§ It can be in the sciences or social sciences or humanities
§ It can be as part of a class or summer or independent work
§ It needs to demonstrate either access to resources or work with faculty.
o If it makes sense, you can mention Home Depot Smart Home (located across from the Freeman Center) is a 6,000 sq. ft. live-in research lab that functions as a classroom/living environment highlighting sustainable technology in addition to exploring an energy efficient lifestyle. Open to all Duke students.
o Point out Teer Hall: Pratt offers tours of the engineering facilities and those depart from the 2nd floor lobby.
7.Walking toward Science Drive
· Duke University Police Department – over 60 commissioned police officers
· Safe Rides is a free service that provides free rides from anywhere on-campus to any location on-campus or close to campus.
· Crime prevention presentations, Rape awareness presentations, Alcohol law presentations Personal property engraving, Personal safety escorts services, Facility surveys, Victim assistance, and Workforce violence educational programs are just a few examples of programs run through the police department.
· Summer of 2008 saw the installation of a campus-wide outdoor siren warning system, as part of DukeALERT. The system will notify the Duke campus of any imminent life-threatening emergency. In addition this will used in combination of voice, web, and email notification for any on-campus emergency. Sirens are located on each campus area (East, Central, Duke Gardens, West, & Medical South).
8.Proceed Up Science Drive
o Sciences, Mathematics, and Engineering departments are housed along Science Drive.
o Modern Research facilities and multi-media potential in buildings
o French Family Science Center- completed in 2006. It was named in honor of alumna and trustee Melinda French Gates and her family. It is a state-of-the-art facility incorporating math, biology, physics, and chemistry in 280,000 sq. ft. of space.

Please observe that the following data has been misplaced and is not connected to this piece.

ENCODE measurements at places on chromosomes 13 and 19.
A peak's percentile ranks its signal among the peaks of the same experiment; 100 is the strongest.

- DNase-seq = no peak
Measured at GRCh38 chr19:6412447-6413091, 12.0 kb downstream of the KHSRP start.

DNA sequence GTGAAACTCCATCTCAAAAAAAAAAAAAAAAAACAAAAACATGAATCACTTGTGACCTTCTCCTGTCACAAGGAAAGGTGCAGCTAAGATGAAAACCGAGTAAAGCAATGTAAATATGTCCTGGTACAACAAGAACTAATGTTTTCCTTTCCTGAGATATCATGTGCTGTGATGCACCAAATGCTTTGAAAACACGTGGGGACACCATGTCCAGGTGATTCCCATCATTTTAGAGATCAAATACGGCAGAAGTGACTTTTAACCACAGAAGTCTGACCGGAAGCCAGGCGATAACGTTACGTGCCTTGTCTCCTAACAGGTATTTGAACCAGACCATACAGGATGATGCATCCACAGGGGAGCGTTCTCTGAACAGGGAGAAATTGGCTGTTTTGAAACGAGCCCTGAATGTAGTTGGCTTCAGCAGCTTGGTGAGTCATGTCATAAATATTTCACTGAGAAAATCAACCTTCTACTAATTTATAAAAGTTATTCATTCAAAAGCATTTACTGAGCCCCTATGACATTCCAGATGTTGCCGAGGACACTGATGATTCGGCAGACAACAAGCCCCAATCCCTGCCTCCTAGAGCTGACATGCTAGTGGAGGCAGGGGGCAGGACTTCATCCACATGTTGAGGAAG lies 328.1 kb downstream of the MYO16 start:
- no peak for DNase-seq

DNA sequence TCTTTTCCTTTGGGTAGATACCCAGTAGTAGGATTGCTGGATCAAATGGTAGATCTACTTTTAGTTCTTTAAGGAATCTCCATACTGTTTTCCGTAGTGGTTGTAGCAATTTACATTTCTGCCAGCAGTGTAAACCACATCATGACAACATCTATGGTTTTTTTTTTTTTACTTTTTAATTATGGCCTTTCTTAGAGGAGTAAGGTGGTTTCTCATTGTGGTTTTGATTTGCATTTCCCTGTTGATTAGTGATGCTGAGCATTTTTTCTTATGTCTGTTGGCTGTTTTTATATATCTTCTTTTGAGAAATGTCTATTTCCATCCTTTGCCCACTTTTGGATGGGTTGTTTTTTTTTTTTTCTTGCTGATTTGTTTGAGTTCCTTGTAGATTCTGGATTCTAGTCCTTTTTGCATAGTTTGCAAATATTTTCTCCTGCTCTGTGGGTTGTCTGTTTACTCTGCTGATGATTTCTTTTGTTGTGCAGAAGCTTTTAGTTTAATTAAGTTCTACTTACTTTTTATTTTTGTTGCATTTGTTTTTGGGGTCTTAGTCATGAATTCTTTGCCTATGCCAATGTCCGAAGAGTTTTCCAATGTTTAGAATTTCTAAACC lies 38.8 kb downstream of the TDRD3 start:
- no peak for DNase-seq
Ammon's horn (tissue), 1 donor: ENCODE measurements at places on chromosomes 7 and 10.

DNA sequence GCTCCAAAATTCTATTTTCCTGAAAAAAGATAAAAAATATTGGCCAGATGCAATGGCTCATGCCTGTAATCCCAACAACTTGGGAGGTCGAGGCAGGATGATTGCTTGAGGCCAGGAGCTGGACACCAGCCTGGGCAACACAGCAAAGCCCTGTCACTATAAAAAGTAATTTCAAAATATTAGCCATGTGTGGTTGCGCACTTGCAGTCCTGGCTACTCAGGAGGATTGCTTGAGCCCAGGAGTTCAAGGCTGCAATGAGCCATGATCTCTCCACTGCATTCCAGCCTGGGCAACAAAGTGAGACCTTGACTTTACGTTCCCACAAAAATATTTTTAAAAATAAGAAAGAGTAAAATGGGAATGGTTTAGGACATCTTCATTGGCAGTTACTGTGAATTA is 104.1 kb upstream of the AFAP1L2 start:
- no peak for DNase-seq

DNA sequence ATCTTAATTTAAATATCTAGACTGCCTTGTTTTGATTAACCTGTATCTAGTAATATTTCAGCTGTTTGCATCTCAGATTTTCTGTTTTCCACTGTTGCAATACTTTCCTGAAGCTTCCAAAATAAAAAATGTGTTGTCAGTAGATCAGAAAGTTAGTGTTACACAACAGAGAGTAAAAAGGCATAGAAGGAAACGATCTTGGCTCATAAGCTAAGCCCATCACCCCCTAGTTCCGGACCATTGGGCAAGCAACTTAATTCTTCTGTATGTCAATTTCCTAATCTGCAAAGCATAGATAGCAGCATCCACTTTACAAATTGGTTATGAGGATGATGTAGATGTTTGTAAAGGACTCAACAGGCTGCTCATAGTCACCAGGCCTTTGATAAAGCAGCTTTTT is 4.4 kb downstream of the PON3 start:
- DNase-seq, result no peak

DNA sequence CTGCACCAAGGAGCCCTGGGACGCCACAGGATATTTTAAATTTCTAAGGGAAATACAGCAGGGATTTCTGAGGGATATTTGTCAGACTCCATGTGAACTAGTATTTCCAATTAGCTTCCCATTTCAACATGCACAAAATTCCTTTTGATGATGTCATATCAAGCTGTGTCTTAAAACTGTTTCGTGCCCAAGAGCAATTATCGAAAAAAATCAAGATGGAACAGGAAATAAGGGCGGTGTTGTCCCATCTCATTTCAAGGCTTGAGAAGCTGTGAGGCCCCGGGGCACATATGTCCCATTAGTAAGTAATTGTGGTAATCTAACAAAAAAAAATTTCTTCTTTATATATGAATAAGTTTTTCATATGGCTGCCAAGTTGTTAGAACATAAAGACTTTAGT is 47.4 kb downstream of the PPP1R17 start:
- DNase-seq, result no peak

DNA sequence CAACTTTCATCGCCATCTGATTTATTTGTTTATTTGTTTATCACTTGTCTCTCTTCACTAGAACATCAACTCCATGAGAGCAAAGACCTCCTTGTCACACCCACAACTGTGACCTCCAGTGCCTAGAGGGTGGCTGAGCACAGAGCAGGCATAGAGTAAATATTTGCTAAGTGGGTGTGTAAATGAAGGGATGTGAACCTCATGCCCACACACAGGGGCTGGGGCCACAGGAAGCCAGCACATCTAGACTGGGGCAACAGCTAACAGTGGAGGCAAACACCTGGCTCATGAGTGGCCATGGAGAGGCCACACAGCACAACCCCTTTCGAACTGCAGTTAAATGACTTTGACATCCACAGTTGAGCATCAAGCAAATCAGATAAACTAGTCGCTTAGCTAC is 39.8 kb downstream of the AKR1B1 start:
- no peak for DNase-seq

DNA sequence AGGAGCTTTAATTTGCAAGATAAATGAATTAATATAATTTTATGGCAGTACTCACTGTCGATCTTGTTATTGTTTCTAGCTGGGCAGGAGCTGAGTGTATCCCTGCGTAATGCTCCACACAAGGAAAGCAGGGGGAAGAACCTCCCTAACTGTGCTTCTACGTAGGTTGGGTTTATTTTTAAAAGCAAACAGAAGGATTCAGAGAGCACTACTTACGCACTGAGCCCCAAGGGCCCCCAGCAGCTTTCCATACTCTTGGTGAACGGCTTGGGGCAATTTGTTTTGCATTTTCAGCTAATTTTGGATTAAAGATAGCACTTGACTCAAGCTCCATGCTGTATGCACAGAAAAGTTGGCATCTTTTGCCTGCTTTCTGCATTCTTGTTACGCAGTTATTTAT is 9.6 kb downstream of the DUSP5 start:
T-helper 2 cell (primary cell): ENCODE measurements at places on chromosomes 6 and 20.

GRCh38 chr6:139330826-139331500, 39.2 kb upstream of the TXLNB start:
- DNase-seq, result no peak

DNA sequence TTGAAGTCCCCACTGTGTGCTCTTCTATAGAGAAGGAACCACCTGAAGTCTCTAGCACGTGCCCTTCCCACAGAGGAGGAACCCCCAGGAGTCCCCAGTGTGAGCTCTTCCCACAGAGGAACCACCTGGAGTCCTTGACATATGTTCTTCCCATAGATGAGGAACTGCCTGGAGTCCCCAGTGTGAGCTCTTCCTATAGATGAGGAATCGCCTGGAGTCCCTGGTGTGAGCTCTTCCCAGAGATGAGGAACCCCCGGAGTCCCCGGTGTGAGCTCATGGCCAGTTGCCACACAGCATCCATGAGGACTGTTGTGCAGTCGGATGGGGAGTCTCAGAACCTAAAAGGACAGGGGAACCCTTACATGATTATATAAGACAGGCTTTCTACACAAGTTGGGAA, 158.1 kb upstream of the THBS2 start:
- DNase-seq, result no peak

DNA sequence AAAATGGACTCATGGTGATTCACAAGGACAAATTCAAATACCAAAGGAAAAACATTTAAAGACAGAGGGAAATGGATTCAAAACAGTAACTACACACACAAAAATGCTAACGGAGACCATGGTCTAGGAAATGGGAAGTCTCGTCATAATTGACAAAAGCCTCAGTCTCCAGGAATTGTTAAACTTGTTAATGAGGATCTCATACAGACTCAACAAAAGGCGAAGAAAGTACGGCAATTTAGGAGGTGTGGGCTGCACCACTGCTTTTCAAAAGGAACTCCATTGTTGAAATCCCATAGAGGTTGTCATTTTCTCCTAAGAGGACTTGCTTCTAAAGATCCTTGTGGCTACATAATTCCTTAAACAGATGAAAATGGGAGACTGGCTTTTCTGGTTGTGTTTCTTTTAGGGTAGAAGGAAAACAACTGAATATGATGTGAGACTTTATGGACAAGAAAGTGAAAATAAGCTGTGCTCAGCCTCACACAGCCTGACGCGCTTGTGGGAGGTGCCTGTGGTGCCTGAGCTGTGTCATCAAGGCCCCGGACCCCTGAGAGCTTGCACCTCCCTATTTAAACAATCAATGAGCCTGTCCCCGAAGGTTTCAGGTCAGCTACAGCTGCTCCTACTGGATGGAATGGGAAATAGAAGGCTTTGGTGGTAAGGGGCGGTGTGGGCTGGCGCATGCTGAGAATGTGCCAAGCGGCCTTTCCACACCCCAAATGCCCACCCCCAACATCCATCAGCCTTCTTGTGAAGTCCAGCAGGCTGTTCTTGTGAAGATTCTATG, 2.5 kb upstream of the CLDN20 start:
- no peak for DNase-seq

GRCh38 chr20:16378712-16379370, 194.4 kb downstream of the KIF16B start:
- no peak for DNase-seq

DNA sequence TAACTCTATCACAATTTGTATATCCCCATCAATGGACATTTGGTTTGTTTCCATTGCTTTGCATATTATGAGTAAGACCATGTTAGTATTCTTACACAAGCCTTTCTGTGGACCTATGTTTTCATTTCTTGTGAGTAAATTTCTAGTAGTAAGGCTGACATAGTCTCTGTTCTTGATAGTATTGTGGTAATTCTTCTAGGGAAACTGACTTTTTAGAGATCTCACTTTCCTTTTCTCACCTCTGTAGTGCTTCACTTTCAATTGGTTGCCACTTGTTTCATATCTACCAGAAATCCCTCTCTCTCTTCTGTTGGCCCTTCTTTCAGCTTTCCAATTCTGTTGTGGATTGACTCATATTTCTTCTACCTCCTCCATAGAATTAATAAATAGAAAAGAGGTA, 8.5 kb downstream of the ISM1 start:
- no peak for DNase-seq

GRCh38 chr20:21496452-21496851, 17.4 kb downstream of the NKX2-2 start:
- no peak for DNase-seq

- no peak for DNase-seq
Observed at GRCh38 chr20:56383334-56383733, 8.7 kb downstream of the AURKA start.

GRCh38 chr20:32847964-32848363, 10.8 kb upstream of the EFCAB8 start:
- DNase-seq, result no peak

· DukeEngage (tie in to Gates family/French Family)
§ Represents a new Duke commitment to nurturing a life-long passion for making a difference in the world, a flexible service-learning program with faculty and full financial support.
§ Flexible program that encourages students, regardless of financial resources, to spend a full summer immersed in field work that contributes to the public good.
§ This can take place as close as in Durham NC, or as far as Africa. Students have no limits as far as location is concerned.
§ Formally in place since 2007, more than 1400 students have participated
9.Bryan Center / BC Plaza
Overview of freshman and upperclassman dining plan: freshmen have all-you-can-eat meals in Marketplace plus food points for use in other eateries.
After freshman year, you have food points for use in any of the 30 campus eateries.
Can mention your favorite place to eat, Merchants on Points, hanging out with friends at the Marketplace, etc.
· This is where you talk about yourself and your friends in some detail
· What are your non-academic activities?
· Duke students are incredibly active outside of class.
· What extracurricular activities/clubs/organizations/groups do you spend your time with?
· Internships/Community service (clubs in a range of interests from arts, to politics, to Quidditch)
· Feel free to go into some detail here…show them the richness of your non-academic life.
· Time spent in the City of Durham- DPAC, restaurants, movies, concerts…no Shooter’s stories !!!!!